I don't think anyone here illegally cracks software then charges people for copies of it in some shady alley in downtown Chinatown.

...DO they?

I actually saw on the news not more than a few days ago about an underground operation here in Houston that burned tons of CDs and DVDs, and sold them for cheap. They got busted.

So yes, people do this, but it's not nearly as widespread as general piracy. And I don't think anyone (ReMixers especially) believes that benefitting from others' work is justifiable.

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I think speeding is a little worse than piracy since it kind of attributes heavily to a lot of automobile deaths

I wasn't trying to compare the consequences, but rather show that an illegal activity that is frowned upon technically in the law is still ingrained in culture, and is something that you can't really regulate away.

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I think some people like the feeling that they are "hacking" something, at least indirectly.

Personally I'm making enough money and am so backlogged at this point that if I don't want to pay for a game, I just don't get it. If it's not worth my money, it's definitely not worth my time.

(...unless it's an import :3 )

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I downloaded Spear of Destiny, the follow up to Wolfenstein 3D. Do I feel bad since id is selling the game on Steam? Not in the least. See, I bought a CD from EB that said it had Wolf 3D and SoD on it. I got home, installed everything, and guess what? SoD was nowhere to be found. There is an executable that gives you a choice of which game to run, but none of the actual game files for SoD were on the disc. So, I tracked down a copy of SoD, and downloaded it.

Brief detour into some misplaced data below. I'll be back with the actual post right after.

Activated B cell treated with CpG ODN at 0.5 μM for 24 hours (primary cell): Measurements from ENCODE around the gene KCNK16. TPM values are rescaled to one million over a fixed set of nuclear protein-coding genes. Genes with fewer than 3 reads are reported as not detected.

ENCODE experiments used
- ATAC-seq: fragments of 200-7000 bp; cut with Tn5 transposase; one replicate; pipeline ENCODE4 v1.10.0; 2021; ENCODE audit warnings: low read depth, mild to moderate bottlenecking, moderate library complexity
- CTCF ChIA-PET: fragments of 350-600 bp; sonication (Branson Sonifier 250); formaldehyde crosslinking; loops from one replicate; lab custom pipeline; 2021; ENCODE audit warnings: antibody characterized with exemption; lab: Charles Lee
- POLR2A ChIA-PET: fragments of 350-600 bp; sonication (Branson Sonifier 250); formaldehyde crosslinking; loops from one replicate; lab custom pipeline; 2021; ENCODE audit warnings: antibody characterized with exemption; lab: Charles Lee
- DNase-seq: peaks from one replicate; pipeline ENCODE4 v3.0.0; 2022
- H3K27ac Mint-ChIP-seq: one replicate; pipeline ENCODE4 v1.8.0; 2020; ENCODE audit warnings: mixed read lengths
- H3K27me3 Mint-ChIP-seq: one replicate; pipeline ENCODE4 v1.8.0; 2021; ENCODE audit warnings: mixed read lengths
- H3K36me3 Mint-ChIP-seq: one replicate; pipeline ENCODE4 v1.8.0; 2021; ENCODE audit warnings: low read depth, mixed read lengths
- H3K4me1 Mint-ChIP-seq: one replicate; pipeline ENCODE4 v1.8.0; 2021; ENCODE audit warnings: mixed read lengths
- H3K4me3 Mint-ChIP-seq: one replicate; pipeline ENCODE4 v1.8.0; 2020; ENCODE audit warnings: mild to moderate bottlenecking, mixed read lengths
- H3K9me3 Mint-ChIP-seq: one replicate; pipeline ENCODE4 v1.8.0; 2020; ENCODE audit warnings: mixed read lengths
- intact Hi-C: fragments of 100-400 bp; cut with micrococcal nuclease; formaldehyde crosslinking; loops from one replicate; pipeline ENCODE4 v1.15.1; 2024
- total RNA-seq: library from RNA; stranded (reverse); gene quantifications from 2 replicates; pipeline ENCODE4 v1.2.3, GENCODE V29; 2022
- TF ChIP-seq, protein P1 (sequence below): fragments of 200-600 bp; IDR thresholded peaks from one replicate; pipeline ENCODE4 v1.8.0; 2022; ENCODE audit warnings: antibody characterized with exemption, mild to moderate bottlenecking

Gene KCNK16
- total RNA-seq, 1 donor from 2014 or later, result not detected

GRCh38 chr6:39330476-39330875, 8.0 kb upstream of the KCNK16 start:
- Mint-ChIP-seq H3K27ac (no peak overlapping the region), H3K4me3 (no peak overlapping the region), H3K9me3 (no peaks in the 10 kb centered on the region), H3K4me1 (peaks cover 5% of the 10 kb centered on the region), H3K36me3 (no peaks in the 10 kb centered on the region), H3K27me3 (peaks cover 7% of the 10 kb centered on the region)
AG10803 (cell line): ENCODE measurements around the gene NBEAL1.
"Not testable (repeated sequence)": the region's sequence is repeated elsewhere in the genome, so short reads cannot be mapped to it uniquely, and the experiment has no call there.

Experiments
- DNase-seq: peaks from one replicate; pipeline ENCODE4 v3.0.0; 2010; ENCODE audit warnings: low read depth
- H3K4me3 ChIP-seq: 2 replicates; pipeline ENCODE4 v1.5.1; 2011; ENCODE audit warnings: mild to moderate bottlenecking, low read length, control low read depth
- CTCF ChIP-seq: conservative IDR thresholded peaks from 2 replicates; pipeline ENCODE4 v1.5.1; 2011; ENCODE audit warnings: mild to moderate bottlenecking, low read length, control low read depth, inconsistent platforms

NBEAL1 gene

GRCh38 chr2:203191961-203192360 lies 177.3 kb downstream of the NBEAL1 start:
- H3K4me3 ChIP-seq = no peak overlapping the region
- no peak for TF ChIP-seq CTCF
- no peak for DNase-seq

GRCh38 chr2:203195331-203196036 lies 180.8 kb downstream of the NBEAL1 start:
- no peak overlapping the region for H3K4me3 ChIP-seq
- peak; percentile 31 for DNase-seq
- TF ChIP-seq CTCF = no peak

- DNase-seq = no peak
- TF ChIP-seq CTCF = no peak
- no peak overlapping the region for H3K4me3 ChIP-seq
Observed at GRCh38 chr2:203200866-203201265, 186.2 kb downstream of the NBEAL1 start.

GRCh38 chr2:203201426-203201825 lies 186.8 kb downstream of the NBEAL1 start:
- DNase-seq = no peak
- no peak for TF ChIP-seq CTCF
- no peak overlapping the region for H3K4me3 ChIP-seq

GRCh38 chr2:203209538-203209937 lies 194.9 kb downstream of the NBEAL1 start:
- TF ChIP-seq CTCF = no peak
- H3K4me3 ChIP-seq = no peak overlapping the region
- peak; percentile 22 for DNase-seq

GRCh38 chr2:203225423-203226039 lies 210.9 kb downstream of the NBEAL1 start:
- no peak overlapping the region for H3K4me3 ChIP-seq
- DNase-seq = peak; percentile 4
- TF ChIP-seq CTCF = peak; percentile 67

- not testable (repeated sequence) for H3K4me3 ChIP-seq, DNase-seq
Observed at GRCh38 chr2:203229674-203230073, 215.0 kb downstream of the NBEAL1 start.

I paid for it, and didn't get it. As far as I'm concerned, my actions were 100% justified, as I was only taking what I legitimately paid for, yet was denied.

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I downloaded Spear of Destiny, the follow up to Wolfenstein 3D. Do I feel bad since id is selling the game on Steam? Not in the least. See, I bought a CD from EB that said it had Wolf 3D and SoD on it. I got home, installed everything, and guess what? SoD was nowhere to be found. There is an executable that gives you a choice of which game to run, but none of the actual game files for SoD were on the disc. So, I tracked down a copy of SoD, and downloaded it.

I paid for it, and didn't get it. As far as I'm concerned, my actions were 100% justified, as I was only taking what I legitimately paid for, yet was denied.

I would've contacted id about it to avoid having to pirate it.

If that ended up being fruitless, then yeah I would have done what you did. Or returned the disc.